Programme 4D (”D” as in diagnoses) is a collaboration programme between Karolinska Institutet (KI) and the Stockholm County Council (SCC). The overall aim of Programme 4D is to improve the health of and increase participation of the individual.
The four diagnoses are based on their high prevalence and health impact:
- breast cancer
- diabetes type 2
- heart failure
This knowledge will be applied from research to the healthcare system in the form of new or improved treatment, prevention or diagnostics. The programme is thus composed of five main projects, which in turn include approximately 27 sub-projects and will extends over the period 2012-2017.
Informatics as a common denominator
Programme 4D also includes a separate project for informatics to enable the linkage of medical records, patient e-health accounts, quality registers and biobanks.
Research related to the programme
Several research projects are linked to Programme 4D. Aimed at bridging knowledge gaps, these projects include a study of the distinction between two types of heart failure and an evaluation of three different methods for population screening for pre-diabetes and diabetes type 2.
New systems for identifying and diagnosing people with newly onset arthritis are being developed. In addition, a risk model for identifying women who may develop breast cancer will be created and tested, as will a breast cancer prognosis evaluation protocol.
Cooperation between all participants
The ambition of Programme 4D is to increase the cooperation between all participants in the health and medical care process; research, health care and industry.
Aim and objective
The overall aim of Programme 4D is to improve the health of and increase participation of the individual.
The aim is to improve conditions for healthcare and research to enable the rapid transfer of knowledge to personalized prevention, early diagnostics and treatment.
The objective is to design generalizable models suitable for the majority of diagnoses.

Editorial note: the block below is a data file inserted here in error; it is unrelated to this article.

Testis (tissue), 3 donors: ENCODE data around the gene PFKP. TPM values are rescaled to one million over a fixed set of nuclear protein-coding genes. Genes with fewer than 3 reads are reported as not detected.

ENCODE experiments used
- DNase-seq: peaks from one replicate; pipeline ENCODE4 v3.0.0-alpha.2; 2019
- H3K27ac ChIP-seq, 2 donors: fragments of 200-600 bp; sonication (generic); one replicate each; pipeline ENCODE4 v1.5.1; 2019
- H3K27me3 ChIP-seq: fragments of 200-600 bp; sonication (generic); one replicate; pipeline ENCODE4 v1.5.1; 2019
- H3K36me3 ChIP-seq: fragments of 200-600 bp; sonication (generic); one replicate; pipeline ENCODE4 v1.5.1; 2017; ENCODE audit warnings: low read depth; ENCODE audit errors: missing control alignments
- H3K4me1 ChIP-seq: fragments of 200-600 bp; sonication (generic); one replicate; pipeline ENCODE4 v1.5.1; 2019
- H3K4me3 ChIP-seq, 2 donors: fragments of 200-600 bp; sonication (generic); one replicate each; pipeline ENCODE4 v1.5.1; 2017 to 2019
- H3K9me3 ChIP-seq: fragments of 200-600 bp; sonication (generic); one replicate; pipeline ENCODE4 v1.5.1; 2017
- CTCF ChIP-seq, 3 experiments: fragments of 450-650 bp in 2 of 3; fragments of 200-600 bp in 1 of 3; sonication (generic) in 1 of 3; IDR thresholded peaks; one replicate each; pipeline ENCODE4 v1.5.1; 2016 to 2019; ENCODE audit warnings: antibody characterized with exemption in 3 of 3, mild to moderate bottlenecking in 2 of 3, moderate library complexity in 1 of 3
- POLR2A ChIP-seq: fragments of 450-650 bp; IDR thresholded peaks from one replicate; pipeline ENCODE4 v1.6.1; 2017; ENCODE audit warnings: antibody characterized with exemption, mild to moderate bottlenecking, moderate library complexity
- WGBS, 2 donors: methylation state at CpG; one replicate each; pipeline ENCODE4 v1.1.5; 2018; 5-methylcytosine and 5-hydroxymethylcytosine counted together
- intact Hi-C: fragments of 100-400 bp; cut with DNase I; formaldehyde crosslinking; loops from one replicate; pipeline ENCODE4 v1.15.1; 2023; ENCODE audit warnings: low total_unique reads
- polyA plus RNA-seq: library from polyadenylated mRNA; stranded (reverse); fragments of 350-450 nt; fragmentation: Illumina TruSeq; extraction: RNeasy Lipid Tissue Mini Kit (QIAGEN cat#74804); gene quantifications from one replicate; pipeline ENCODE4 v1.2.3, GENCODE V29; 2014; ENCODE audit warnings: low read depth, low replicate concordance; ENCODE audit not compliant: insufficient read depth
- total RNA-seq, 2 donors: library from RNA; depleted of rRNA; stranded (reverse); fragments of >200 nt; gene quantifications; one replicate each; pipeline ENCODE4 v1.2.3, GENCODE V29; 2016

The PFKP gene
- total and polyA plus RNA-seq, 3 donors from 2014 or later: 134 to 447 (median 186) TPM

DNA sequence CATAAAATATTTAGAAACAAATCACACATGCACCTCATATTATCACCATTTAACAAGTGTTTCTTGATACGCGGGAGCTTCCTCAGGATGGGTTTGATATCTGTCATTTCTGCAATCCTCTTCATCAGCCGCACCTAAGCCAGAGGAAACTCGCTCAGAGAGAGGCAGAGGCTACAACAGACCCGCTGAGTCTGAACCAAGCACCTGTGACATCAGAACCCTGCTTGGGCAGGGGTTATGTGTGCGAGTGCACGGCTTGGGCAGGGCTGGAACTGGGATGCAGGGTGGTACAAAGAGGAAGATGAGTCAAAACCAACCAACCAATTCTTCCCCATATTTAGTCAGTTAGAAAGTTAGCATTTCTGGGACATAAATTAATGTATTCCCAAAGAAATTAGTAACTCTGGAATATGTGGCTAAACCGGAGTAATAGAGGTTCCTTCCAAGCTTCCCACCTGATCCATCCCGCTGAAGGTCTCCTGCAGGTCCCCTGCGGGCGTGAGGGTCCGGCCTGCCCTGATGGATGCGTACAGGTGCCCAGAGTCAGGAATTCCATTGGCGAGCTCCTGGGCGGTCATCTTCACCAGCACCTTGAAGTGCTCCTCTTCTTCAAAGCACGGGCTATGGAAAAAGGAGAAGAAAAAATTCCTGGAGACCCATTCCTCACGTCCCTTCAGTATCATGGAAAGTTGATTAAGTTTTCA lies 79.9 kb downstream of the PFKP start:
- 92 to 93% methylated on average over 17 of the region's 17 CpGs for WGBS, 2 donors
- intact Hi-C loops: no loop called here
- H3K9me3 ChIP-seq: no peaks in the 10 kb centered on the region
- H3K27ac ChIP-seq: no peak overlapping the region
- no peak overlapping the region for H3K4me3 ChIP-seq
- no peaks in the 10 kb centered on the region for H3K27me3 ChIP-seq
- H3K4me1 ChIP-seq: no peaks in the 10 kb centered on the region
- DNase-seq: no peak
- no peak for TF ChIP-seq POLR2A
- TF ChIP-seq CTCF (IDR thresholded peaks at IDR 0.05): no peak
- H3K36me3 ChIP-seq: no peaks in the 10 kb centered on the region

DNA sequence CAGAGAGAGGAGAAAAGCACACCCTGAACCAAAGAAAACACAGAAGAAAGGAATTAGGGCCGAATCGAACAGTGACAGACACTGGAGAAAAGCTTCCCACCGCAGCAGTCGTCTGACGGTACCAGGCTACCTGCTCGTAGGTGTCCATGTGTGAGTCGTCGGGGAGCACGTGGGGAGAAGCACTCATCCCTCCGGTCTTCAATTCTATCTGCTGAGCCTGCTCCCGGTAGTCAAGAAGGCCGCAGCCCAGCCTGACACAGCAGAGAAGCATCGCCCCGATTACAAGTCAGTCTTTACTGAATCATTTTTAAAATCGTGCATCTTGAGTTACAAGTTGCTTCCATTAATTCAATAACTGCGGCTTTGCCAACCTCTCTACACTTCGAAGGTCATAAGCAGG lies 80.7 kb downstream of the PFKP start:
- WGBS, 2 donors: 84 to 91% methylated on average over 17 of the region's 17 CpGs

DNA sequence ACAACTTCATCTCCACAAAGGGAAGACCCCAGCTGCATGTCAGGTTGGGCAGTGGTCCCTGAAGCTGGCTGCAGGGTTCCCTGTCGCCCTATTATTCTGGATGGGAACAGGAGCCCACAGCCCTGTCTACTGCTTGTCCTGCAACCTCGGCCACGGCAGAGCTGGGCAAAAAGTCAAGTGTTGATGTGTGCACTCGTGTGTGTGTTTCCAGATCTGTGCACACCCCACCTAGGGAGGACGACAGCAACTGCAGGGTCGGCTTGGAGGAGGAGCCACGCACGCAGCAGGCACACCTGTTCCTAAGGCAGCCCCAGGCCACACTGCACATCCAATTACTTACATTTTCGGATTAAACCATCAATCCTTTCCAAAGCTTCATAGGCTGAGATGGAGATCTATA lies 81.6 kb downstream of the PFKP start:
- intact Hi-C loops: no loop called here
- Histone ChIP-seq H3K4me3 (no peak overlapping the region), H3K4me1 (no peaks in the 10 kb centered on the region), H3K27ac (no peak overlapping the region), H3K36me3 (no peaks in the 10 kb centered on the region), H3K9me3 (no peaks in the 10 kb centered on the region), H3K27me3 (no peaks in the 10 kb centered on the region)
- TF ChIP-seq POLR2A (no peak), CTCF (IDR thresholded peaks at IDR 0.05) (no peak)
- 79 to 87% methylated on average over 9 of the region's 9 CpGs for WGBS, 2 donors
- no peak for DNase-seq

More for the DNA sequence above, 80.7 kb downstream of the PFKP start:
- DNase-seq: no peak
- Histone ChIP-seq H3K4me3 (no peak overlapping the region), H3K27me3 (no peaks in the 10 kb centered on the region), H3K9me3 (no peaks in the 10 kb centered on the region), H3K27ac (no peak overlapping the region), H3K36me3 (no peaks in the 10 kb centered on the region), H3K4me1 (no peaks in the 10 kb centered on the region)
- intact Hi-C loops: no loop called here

Examples of generalizable models include decision support for patients, handling of informed consent for research; participation by patients; decision support for healthcare; and support for research in the use of various types of data (eg, biobanks and quality registers). This may involve an e-health tool for the patient that links medical record data to healthcare data, thereby also serving as research data and decision data for both the patient and the healthcare system.
All in all, Programme 4D will promote a cohesive health and medical care process in which the individual takes an active part. Research projects linked to 4D will identify and bridge knowledge gaps. The initiative will also support the development and quality of the healthcare organization as a whole and the development of innovations in collaboration with the industry.
Karolinska Institutet and Stockholm County Council work with a focus to achieve common objectives by sharing leadership responsibility and a strong commitment.
The healthcare system is facing major challenges. Statistics Sweden estimates that Sweden’s population will exceed 10 million by the year 2017 and reach 11 million by 2037. Sweden’s ageing population is another challenge for health and social services. Because people live longer, the incidence of age-related diseases will increase. Many healthcare workers are approaching retirement age, which may lead to a shortage of personnel. The situation requires a concerted action by the healthcare system and the development of preventive interventions, healthcare services and clinical research.
Knowledge based on research and evidence-based models
Today’s patients are more knowledgeable and well-informed, with many people taking more responsibility for their own health. It is increasingly common for people to seek out information on diseases in preparation for their healthcare visits.
In these circumstances it is important that people have access to research-based knowledge.One crucial task is therefore the creation of evidence-based models for prevention, diagnostics, treatment and the follow-up of results and treatment outcomes. Individuals can contribute to the information pool by, for instance, consenting to have their samples saved in biobanks and used in research. This enables the development of new diagnostic and treatment methods based on analyses of health data, tissues and blood.
Sweden is unique in its long history of storing patient data in healthcare data bases and registers that are used in research. There are now also quality registers for patient data which, like the healthcare data bases, can be linked to biobank samples. This is a significant opportunity that can drive development – in Sweden as well as internationally.